Those of us who are planning a ‘double dip recession Christmas’ might find frugal inspiration in Emma Darwin’s traditional Victorian fayre. Over the course of her family life Emma Darwin noted down around forty recipes in her personal cookery notebook which she proudly entitled “Mrs. Charles Darwin’s Recipe Book”.
When it came to the Darwins’ family cookbook, the women were very clearly in charge; it was Emma, Henrietta and other female family members who took charge of selecting and noting down a range of recipes, from delicious sounding delights like gingerbread and apple compote to perhaps less palatable concoctions such as skim milk pudding, preserved eggs, turnip cresselly and veal cake.
Charles appears to have contributed to the notebook just once when, in his distinctive hand and with characteristic precision, he noted how to make the perfect boiled rice (which was perhaps served up as an accompaniment to Emma’s chicken curry); “keep it [the rice] boiling for twelve minutes by the watch,” he said, “then pour off the water and set the pot on live coals during ten minutes”.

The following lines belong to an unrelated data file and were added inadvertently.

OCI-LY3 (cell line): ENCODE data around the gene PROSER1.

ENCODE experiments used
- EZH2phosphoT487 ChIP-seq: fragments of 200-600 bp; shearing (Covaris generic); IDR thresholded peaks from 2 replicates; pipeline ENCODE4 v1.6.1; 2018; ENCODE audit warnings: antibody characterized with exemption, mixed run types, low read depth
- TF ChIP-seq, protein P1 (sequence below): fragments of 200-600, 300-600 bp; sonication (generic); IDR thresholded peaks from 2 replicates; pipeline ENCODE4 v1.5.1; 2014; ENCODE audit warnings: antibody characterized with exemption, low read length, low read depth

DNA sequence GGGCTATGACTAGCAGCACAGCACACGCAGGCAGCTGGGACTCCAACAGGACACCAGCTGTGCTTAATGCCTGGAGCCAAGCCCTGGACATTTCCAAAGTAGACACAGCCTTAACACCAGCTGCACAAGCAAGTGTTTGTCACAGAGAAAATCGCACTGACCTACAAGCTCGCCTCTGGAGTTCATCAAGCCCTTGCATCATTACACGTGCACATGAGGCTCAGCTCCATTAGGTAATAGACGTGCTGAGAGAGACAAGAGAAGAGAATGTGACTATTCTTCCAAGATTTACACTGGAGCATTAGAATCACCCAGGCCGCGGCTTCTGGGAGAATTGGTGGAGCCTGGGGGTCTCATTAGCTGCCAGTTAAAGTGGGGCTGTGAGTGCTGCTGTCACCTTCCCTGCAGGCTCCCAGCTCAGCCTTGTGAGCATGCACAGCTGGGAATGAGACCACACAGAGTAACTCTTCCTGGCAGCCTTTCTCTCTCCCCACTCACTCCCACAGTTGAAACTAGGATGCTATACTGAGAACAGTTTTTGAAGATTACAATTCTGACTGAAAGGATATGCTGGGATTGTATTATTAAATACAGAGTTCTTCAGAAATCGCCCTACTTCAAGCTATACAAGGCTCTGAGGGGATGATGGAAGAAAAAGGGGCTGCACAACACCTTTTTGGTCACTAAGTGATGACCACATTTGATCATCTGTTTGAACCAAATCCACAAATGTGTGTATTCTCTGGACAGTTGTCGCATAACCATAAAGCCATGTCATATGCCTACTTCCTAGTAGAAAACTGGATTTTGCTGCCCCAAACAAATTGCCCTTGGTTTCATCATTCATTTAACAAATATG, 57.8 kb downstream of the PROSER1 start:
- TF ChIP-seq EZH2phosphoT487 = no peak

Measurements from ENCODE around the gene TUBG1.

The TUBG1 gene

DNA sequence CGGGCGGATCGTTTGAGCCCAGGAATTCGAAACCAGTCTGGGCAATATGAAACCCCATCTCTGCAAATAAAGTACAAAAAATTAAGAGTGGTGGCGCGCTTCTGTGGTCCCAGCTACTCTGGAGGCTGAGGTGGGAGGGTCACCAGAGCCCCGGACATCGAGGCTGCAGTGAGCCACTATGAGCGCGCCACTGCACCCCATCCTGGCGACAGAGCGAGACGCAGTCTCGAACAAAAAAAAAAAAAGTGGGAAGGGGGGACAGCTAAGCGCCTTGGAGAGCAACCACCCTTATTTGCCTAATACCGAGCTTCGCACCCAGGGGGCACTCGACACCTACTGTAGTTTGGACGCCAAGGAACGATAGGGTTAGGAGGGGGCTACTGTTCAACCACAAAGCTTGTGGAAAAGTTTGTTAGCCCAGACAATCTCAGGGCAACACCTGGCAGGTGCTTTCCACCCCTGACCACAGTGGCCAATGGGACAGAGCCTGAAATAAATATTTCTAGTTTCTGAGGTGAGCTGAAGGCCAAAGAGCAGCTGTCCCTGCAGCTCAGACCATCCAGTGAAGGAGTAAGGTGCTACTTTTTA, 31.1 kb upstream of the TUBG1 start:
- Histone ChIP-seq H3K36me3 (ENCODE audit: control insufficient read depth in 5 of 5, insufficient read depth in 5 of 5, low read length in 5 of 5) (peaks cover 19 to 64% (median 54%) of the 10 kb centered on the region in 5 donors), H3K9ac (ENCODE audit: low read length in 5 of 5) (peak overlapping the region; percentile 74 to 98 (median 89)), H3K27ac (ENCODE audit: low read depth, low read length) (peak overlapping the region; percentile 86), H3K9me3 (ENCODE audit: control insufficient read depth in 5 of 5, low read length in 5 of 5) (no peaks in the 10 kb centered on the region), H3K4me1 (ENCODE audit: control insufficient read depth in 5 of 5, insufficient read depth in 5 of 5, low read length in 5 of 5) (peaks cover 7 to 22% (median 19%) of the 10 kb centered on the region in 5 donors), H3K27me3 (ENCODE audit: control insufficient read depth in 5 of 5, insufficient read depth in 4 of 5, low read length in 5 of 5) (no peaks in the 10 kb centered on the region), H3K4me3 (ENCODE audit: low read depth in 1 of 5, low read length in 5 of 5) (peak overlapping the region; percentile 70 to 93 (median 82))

When Christmas came around, the Darwin family recipe book provided a wealth of seasonal options. Christmas party staples such as cheese straws and gingerbread biscuits were noted, as was festive cured ham, cranberry sauce and – of course – mince pies which, according to Emma’s extremely festive recipe, contained no less than a quarter of a pint of brandy.
Even Emma’s indulgent festive recipes, however, could not draw Charles away from his work. In typical fashion, on Christmas day 1871 he retired from his family Christmas gathering at Down in order to write a letter to Physican and Naturalist William Ogle; “I have read your paper with the greatest possible interest” Charles said, before proceeding to detail observations and notes he had recently made on left and right handedness.
 Cambridge University Library, CUL-DAR214.(0-157).
 For more information see D. Bateson & W. Janeway, Mrs Darwin’s Recipe Book: revived and illustrated (New York, 2008).